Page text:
In 2019, Taylor Swift released her last new and full pop album titled ‘Lover’. It was marked as her seventh studio album and also the first album’s masters in which she fully owned.
Announcing Lover Fest, her first tour since 2017’s best-selling Reputation Stadium Tour – Taylor was ready to go to stadiums worldwide and perform in pastels, but that never happened. In 2020, the world changed due to the COVID-19 pandemic and all tour dates were canceled.
While fans were disappointed, most were stuck inside and focused on their own lives and protecting their family from the virus. In 2022, Taylor has released four more albums. Swift released the re-recorded “Red (Taylor’s Version)” and “Fearless (Taylor’s Version)” and two masterful surprise alternative albums “Folklore” and “Evermore”.
On Aug 28. Taylor received the Video of the Year award and during her speech, announced her first pop album since 2019: Midnights, due to be released on Oct. 21. The album was set to be written and based on her “sleepless nights,” nights that had too much emotion or anxiety to rest.
With a two-month pre-order release rollout that included a TikTok series that slowly announces each track title at midnight, “Midnights” finally released on Oct. 21, and it has quickly become one of Swift’s greatest pop pieces.
To make things even better, Swift released an additional seven tracks with a new “3 a.m. Edition” three hours after the album released. Most of their tracks on the 3 a.m. edition are produced by Aaron Dessner, her “Folklore” and “Evermore” collaborator. The new tracks are a mix of both sweet emotions and extreme depression.
Some songs focus on how her exes have treated her badly, while others focus on times where things didn’t go as planned. The song “Bigger Than The Whole Sky” became a fan favorite and continues to chart highly on iTunes. The song focuses on the depressingly common feeling of never getting to know what could’ve and should’ve been in a relationship.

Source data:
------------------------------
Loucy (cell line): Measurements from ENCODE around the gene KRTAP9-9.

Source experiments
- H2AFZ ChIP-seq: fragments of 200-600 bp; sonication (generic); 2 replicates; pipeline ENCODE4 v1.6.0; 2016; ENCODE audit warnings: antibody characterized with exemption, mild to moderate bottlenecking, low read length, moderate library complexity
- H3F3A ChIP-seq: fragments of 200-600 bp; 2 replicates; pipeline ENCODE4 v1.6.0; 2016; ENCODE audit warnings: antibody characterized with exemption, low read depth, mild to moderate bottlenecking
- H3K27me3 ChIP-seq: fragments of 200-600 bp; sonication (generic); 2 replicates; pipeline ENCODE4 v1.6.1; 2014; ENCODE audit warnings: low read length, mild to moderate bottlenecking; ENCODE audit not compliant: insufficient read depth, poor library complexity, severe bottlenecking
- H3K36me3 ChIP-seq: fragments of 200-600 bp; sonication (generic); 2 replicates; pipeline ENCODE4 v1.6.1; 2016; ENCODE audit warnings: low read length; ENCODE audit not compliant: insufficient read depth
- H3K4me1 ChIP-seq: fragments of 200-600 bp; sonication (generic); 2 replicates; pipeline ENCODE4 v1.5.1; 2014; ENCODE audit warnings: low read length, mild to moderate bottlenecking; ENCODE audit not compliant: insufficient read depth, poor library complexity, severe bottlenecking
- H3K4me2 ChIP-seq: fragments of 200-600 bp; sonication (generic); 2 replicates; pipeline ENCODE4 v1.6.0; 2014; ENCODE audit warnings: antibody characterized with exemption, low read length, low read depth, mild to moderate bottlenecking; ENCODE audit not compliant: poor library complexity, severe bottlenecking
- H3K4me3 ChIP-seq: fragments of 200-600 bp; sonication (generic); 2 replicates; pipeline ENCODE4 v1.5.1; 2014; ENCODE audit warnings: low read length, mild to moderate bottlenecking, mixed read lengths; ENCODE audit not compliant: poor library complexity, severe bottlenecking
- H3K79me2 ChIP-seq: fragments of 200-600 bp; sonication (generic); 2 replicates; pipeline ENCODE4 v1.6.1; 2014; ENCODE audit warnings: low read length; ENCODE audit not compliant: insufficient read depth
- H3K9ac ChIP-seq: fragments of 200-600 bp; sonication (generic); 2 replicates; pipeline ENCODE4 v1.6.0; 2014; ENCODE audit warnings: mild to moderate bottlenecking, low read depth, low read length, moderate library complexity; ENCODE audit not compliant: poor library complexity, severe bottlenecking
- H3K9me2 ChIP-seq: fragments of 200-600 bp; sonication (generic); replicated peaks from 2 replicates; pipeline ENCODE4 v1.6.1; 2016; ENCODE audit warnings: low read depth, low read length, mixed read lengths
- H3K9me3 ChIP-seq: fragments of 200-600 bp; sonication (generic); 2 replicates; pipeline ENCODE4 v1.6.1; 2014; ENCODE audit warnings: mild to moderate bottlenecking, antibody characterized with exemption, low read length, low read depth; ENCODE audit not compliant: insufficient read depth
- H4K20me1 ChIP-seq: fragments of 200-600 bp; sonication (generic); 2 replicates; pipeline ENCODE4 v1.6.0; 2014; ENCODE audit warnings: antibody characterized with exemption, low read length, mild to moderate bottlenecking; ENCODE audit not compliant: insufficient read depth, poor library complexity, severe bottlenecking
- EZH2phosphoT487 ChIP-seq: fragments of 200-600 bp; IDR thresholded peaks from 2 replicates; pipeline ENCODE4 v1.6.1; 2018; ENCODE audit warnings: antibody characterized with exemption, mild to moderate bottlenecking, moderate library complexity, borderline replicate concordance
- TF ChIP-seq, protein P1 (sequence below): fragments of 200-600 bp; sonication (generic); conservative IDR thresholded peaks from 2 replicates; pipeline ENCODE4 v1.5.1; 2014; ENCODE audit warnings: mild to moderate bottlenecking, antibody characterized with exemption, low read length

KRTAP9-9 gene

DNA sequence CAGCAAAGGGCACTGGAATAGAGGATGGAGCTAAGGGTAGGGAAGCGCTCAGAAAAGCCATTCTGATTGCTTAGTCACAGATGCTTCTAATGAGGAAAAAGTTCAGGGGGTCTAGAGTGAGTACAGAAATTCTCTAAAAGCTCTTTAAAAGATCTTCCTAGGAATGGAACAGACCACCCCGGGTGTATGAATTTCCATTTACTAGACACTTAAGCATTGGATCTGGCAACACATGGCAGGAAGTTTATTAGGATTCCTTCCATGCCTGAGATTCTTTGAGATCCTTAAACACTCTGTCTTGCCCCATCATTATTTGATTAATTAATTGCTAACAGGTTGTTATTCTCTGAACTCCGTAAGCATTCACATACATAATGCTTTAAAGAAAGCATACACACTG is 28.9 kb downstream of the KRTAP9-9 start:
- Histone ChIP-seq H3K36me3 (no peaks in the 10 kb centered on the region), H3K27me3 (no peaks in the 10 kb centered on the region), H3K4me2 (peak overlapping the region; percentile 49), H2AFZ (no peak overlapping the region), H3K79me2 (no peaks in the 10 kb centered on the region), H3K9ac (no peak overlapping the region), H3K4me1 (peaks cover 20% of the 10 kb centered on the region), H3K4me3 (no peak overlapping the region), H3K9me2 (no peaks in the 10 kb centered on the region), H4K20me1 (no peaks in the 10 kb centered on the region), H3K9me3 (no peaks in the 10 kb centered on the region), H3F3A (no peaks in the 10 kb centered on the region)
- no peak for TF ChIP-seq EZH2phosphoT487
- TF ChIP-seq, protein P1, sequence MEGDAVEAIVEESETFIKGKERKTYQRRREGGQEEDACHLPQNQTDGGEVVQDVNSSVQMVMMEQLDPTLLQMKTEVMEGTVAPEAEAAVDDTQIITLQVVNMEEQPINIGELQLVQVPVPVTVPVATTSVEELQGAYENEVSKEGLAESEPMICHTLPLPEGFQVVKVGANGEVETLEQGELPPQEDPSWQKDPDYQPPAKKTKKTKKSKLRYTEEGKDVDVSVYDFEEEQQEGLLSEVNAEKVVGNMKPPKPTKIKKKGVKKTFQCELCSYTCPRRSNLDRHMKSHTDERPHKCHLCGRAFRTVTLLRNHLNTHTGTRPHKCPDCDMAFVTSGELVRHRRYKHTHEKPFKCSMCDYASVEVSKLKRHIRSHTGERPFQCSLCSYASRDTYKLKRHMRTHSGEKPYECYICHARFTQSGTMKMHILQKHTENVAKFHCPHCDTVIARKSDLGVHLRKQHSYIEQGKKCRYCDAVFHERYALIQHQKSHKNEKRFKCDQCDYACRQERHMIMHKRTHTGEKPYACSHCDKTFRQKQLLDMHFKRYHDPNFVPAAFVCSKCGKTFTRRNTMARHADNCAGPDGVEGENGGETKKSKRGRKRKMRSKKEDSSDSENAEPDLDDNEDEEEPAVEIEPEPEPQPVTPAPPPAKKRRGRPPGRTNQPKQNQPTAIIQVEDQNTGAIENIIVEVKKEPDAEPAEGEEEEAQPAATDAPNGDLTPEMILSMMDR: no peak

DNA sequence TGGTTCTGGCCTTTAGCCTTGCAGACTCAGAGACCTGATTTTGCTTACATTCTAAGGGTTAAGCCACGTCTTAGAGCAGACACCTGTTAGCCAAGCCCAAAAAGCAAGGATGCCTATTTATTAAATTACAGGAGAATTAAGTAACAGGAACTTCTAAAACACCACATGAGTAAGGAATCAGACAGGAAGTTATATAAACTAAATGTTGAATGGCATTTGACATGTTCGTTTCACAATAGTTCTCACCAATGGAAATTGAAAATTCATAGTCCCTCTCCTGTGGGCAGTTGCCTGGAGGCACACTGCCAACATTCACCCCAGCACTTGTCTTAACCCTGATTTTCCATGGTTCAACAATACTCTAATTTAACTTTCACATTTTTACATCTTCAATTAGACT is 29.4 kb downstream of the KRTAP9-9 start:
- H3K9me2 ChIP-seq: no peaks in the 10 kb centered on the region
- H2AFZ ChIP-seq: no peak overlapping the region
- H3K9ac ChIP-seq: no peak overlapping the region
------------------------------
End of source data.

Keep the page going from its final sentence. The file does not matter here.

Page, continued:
“Midnights” was inspired by and combined the sounds of her “1989” and “Reputation” albums. The album finds a way to capture the emotional maturity that is self-taught while also presenting a fun and upbeat experience.
Most of the tracks were produced by Jack Antonoff, an intelligent sound experimenter, who is willing to take risks and does so perfectly. Swift and Antonoff’s history became one of the greatest collaborations pop history will ever have. Their collaboration resulted in songs like “Out of the Woods”, “Paper Rings” and now “Anti-Hero” – a song about mistakes, low self-worth and being unable to always do the right thing.
“Midnights” starts with the banging “Lavender Haze”, an instant hook and pull that throws listeners right back into the pop genre. It’s a sound that comes off as reminiscent, nostalgic and exciting. With addictive lyrics and melodies, this opening track is one of Swift’s best – an absolute joy that you’ll be singing for years to come.
Track 2 is “Maroon”, a sadder song with an upbeat melody that focuses on complexities in relationships and comparing it to the color maroon.